On Thursday evening, the launch for Brian Selznick’s gorgeous book The Marvels was held at 18 Folgate Street, the Spitalfields house that was immortalised in Dennis Severs’ book of the same name. The house is a five-storey time capsule: candle-lit, crammed with artefacts, literally chiming with the life of Severs’ imaginary, 18th-century family.
At the launch, champagne was served and guests encouraged to explore the cluttered rooms, jostle among precarious stacks of china, squeeze past the guttering candles and generally clump about. Most people were overjoyed, if a little spooked. I, on the other hand, just desperately wanted to tidy up.
As a furniture retailer claimed last week that one in three arguments between parents is caused by the untidy state of their children’s bedrooms, I was reminded again that tidiness can be contentious. When you’re as clumsy as I am, just standing still in a room that’s littered with breakable or losable things is likely to bring you out in a sweat.
Other people are more laid back about mess, and will happily leave their laptop open on the floor with its cable trailing across the room, even after the time their wife trips and spills a vase of flowers on it. For example.
This is a book that can teach even advanced tidiers
There are two types of people: those who can’t sit still until everything is in its proper place, and those who are very relaxed about untidiness. The two seem doomed never to understand each other, and I can see why so many family rows stem from it. But while the furniture company’s survey is presumably designed to sell storage solutions to stressed-out parents, most of the research I read seems to be focused on proving that tidy people are socially inadequate.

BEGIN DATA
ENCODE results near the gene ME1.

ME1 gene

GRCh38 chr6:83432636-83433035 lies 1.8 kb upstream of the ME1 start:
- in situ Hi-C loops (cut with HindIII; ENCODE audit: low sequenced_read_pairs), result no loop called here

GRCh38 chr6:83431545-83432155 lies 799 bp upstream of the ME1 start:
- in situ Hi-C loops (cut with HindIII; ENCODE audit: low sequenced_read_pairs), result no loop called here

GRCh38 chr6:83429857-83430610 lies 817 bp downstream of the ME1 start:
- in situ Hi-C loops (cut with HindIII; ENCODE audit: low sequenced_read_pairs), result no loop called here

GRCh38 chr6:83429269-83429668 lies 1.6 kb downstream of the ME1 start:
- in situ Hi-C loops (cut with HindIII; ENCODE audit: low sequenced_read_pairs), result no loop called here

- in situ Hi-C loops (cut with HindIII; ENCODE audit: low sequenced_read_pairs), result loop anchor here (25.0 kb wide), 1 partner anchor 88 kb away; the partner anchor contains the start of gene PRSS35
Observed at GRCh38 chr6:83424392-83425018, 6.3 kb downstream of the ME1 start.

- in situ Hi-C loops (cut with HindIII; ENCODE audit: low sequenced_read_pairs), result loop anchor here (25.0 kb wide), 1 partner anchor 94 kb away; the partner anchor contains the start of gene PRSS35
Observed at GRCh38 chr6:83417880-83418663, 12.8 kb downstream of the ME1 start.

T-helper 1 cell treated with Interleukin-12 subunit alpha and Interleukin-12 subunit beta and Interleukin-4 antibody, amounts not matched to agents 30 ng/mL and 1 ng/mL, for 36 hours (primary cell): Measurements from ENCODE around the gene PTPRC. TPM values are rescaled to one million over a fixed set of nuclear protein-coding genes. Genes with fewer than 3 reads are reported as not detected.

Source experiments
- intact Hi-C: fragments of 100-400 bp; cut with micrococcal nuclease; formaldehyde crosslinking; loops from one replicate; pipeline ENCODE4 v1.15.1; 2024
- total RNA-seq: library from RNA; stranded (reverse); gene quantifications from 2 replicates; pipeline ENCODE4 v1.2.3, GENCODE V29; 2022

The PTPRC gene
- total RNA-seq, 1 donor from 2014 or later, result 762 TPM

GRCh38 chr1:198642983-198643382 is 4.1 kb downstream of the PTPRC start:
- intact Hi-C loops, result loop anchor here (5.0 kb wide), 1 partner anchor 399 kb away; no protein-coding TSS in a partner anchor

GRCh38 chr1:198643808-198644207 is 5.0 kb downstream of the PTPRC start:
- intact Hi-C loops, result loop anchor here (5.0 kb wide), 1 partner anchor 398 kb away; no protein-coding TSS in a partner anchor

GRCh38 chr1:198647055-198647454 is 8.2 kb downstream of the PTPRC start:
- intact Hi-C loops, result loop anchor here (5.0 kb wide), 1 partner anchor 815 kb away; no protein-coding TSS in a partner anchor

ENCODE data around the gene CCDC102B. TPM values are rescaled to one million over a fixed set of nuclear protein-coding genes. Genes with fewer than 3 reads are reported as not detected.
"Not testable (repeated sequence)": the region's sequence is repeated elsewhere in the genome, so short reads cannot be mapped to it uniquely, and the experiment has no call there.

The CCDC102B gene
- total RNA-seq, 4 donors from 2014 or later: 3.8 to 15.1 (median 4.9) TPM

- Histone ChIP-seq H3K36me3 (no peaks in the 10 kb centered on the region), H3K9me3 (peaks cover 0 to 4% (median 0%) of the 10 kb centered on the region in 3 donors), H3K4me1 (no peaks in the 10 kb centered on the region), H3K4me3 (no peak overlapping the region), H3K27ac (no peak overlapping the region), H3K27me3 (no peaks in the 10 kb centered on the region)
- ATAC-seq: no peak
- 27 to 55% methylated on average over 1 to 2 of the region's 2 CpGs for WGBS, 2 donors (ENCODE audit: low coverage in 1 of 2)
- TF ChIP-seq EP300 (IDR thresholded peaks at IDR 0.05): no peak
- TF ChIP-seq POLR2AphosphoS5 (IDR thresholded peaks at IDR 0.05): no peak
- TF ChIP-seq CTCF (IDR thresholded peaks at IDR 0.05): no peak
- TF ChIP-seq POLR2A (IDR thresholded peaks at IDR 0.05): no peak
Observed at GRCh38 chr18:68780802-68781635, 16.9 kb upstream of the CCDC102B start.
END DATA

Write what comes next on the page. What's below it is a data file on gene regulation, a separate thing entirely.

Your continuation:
Tidy desks are a symptom of a lack of creativity, apparently. An empty email inbox is a sure sign of a cold-hearted weirdo. It’s a wonder the people who commission these polls can ever find the results, so apparent is it that they are the messy (and jealous) ones. Whatever happened to mens sana and all that? I was delighted, therefore, to receive a copy of Marie Kondo’s The Life-Changing Magic of Tidying: The Japanese Art, published last week.
Here is a woman who understands the deep joy of knowing where all your stuff is, and knowing that you’re not about to tread on it. With such chapter headings as “Storing socks: treat your socks and tights with respect” and a geek’s loving description of finding the folding “sweet spot”, this is a book that can teach even advanced tidiers (Kondo is so advanced she even throws away her copy of The Art of Discarding).
So, should you buy it for the messy person in your life? I don’t recommend it: people never change, and you know you’ll only find yourself tripping over it the next time you visit.
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